Windows 8 is out. After a long wait, and for some a long time using the beta version of Microsoft’s new operating system, it’s finally available. But does it live up to the hype and does it have the final say on the future of tablets and computers in general?
Both Windows 8 and Windows phone 8 are an attempt on the part of Microsoft to compete with other companies in the tablet PC and smart phone markets, but they are also a drive towards innovation. Because Windows is by far one of the most widely used operating systems in the world, it’s only fair that it make it’s way to tablets eventually.
History will tell us that as soon as Microsoft releases a new OS, they immediately begin their attempt to ‘phase out’ the previous installment. This is already starting with Windows 7, as some stores are making the switch from 7 to 8 right away. This could mean problems if a person still wishes to purchase a windows 7 laptop or PC. If Windows 8 builds more momentum, seeing Windows 7 running on laptops in store windows could become a thing of the past very soon.
There are a lot of people criticizing the new OS on things like the removal of the ‘start menu’. While criticism is to be expected, there are a lot of people who approve of the new OS and say it’s worth switching to. Since it’s release, sales have have been steady but not necessarily market-breaking, and with it’s predecessor Windows 7 only 3 years old, it’s easy to see why many have been slow to upgrade. However, this has happened before with Windows XP being released just 2 or 3 years after it’s predecessor windows 98, which was the most widely used windows operating system at that time.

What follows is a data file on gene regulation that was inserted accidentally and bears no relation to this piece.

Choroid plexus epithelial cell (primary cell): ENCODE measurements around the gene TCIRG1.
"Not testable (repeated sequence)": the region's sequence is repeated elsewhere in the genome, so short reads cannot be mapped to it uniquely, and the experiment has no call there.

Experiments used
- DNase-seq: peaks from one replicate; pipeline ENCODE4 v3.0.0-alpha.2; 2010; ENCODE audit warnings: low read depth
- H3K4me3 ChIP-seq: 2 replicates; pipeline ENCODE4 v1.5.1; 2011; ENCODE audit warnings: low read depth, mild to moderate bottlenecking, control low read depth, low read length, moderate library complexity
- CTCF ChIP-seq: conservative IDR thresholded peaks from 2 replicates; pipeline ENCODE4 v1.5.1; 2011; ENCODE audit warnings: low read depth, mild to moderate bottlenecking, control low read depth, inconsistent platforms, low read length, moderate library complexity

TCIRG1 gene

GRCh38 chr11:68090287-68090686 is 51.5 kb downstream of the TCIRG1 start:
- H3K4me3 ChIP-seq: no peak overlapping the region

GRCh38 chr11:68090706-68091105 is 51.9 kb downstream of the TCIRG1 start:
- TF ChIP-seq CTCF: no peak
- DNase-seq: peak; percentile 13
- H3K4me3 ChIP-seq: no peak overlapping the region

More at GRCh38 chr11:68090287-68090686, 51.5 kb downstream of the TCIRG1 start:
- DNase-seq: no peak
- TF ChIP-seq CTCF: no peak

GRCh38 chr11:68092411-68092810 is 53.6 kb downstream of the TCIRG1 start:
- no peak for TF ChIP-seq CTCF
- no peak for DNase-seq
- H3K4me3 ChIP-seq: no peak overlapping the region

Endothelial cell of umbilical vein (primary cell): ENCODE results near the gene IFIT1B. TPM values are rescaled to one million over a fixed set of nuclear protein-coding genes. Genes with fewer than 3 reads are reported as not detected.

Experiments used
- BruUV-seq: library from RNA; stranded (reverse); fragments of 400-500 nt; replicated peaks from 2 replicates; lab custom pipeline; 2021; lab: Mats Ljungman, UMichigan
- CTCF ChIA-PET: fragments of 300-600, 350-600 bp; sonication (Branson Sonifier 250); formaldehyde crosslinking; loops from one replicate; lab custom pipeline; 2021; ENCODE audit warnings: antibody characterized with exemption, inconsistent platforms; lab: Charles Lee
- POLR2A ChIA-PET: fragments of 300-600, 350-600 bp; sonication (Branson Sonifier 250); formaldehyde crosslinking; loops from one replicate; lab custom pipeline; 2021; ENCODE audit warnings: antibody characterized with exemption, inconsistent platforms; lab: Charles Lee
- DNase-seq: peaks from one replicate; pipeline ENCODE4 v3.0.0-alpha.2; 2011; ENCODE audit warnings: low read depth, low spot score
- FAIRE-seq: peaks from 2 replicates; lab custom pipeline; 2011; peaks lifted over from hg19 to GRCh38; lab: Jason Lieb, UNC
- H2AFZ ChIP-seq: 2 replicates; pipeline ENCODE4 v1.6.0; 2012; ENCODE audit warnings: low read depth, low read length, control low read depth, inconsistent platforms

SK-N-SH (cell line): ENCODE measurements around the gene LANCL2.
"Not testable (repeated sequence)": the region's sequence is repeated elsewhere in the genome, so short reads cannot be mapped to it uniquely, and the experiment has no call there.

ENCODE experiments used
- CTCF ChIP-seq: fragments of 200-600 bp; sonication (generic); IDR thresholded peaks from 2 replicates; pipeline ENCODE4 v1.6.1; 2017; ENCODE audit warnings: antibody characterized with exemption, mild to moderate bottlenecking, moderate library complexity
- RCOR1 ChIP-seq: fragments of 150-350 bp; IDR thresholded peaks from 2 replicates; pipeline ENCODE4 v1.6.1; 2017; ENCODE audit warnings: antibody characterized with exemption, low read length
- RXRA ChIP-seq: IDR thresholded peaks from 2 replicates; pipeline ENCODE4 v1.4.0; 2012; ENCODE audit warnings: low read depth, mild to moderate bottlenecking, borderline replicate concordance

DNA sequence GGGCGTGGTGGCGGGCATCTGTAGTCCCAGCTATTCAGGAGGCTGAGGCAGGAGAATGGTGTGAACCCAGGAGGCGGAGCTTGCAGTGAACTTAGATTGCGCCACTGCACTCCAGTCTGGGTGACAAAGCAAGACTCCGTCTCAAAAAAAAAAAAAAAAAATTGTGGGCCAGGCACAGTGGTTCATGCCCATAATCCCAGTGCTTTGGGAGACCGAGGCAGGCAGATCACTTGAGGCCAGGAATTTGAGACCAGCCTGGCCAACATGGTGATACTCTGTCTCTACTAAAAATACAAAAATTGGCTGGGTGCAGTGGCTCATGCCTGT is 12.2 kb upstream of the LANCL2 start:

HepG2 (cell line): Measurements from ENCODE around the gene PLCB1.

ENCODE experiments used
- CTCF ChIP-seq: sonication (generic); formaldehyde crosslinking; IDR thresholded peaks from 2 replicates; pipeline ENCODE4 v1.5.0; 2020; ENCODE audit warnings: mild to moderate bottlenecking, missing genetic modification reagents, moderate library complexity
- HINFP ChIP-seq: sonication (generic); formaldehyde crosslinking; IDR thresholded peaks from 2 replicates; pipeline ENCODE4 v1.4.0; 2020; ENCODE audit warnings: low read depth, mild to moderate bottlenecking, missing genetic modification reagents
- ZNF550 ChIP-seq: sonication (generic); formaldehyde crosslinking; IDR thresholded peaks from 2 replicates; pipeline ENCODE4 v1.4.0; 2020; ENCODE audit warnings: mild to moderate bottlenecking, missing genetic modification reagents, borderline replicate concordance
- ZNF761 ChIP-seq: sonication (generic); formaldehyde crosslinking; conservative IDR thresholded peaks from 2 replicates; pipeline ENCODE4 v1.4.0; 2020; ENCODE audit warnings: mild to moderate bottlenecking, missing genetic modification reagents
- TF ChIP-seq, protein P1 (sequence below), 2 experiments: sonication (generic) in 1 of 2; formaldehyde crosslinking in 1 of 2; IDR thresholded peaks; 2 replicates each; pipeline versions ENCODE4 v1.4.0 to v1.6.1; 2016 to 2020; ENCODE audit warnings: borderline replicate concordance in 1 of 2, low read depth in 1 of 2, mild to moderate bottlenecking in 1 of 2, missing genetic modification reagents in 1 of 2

Windows is not just a working environment, it’s also a gaming platform. Big companies like blizzard entertainment and Valve got their start to fame developing games designed for windows. While that is not all those companies are famous for, a change up of this size to the operating system they use to run their software on is a big deal for them. Windows 7 already showed signs that running older games, such as Starcraft, which are still sold in stores today can be problematic when running on an upgraded OS. Big companies aren’t the only ones worried either; many indie game designers rely on windows being the way it is for their software to run properly. In most cases this happens with designers using languages such as basic and it’s spinoffs.
Most users upgrading to Windows 8 want a better work environment and supreme portability plus a high level of compatibility with other hardware to boot, so there is plenty of incentive there to upgrade. But there will always be a crowd that lives in the past and won’t be too easy to coerce to the other side.
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